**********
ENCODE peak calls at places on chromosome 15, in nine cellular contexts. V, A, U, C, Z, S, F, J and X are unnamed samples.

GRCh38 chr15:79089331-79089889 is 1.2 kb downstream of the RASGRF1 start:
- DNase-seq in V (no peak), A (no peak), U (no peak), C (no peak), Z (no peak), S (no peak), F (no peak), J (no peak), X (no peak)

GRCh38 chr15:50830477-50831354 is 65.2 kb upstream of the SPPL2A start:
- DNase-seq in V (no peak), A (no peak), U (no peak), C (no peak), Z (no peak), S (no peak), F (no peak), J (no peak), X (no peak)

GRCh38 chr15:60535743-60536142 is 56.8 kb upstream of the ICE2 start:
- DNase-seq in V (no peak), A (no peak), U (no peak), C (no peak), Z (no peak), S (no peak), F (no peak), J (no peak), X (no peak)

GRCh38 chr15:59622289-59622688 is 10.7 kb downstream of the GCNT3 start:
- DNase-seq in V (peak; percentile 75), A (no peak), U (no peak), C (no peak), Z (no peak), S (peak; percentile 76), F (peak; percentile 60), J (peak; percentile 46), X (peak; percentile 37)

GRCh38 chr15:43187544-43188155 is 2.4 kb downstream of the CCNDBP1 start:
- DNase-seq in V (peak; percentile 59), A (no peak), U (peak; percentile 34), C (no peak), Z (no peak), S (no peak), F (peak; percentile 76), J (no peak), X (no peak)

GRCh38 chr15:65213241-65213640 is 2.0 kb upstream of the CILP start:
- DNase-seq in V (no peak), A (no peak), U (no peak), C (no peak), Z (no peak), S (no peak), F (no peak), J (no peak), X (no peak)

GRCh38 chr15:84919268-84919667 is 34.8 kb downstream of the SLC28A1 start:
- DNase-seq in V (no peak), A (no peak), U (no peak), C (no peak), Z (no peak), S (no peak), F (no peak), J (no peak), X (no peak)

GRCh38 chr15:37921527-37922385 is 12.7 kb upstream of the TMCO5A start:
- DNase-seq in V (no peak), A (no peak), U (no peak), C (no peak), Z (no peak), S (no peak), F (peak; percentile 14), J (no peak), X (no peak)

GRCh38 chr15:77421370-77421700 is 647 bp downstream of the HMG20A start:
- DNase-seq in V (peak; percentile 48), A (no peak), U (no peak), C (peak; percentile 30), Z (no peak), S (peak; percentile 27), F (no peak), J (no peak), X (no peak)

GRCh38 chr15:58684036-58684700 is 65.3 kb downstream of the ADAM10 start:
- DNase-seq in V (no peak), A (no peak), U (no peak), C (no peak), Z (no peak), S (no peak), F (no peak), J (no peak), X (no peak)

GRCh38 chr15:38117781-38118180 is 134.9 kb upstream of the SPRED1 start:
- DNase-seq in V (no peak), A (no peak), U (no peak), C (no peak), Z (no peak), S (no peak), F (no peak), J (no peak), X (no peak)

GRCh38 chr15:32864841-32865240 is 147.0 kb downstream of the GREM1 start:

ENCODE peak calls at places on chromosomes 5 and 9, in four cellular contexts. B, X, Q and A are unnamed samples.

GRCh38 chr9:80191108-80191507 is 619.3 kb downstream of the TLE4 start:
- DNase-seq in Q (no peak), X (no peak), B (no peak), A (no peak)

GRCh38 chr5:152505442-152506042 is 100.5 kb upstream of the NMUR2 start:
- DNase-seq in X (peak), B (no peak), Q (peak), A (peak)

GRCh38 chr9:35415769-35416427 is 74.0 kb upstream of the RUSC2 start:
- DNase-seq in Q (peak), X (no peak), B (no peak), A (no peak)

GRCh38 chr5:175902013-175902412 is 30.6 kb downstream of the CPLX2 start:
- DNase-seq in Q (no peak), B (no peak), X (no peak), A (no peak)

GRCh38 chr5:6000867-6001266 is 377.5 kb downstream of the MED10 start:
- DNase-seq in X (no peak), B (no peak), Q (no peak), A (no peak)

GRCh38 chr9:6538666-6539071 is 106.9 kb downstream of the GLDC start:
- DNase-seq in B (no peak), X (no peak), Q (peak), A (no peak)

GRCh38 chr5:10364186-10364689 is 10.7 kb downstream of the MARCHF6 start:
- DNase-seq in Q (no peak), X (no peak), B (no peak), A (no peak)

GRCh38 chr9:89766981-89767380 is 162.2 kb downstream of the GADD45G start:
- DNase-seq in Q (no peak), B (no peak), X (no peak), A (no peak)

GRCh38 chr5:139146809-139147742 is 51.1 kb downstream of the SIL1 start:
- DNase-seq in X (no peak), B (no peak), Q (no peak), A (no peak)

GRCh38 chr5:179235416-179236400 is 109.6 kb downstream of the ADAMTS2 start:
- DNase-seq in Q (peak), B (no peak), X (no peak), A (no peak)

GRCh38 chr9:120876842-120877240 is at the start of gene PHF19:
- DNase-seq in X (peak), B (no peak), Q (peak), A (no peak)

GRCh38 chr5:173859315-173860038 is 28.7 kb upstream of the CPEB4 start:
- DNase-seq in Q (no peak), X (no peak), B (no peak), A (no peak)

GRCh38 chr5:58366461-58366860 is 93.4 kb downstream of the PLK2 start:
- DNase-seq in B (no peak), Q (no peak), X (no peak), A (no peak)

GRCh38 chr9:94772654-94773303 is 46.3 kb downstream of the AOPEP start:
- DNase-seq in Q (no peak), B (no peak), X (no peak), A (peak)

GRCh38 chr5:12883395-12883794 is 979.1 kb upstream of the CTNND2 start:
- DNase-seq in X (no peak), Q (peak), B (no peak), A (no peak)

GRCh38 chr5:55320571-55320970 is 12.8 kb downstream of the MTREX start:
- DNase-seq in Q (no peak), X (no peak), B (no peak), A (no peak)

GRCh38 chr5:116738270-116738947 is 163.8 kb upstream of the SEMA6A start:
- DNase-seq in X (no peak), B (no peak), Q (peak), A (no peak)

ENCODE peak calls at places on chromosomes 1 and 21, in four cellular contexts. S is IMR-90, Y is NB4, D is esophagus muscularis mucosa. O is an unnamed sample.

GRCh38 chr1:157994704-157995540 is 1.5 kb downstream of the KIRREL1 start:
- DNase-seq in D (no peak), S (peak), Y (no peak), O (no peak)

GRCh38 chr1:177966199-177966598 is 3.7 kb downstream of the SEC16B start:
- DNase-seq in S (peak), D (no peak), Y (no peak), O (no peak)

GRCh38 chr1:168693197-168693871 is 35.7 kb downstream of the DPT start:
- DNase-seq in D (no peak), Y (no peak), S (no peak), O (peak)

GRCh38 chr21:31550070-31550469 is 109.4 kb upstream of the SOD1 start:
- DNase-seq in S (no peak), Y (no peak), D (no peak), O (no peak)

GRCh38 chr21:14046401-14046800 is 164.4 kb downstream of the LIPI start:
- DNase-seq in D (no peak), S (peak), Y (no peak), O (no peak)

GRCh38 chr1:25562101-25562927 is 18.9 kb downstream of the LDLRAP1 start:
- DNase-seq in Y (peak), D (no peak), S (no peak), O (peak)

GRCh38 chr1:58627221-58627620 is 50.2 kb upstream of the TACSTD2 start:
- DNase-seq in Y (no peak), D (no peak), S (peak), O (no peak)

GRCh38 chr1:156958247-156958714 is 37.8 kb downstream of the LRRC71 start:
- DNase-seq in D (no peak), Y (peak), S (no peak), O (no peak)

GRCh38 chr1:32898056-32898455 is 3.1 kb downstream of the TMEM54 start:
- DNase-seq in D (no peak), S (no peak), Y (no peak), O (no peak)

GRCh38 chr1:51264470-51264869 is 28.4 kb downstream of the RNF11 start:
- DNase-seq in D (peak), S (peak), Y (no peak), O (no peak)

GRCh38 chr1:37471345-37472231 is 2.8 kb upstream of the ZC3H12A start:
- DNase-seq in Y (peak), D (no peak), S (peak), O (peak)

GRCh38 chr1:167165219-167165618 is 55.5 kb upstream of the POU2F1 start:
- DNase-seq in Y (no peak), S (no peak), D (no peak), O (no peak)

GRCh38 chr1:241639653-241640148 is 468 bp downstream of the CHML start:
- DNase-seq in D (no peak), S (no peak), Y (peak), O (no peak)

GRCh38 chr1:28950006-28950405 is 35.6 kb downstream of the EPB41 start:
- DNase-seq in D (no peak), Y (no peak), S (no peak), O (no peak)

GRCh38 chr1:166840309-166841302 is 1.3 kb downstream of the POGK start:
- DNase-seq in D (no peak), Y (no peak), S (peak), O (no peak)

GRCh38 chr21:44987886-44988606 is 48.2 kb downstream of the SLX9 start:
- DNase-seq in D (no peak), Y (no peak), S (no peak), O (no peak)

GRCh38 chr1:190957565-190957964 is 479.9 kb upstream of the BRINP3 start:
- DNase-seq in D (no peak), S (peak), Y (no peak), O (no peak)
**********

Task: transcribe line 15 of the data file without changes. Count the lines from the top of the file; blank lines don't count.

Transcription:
- DNase-seq in V (no peak), A (no peak), U (no peak), C (no peak), Z (no peak), S (no peak), F (no peak), J (no peak), X (no peak)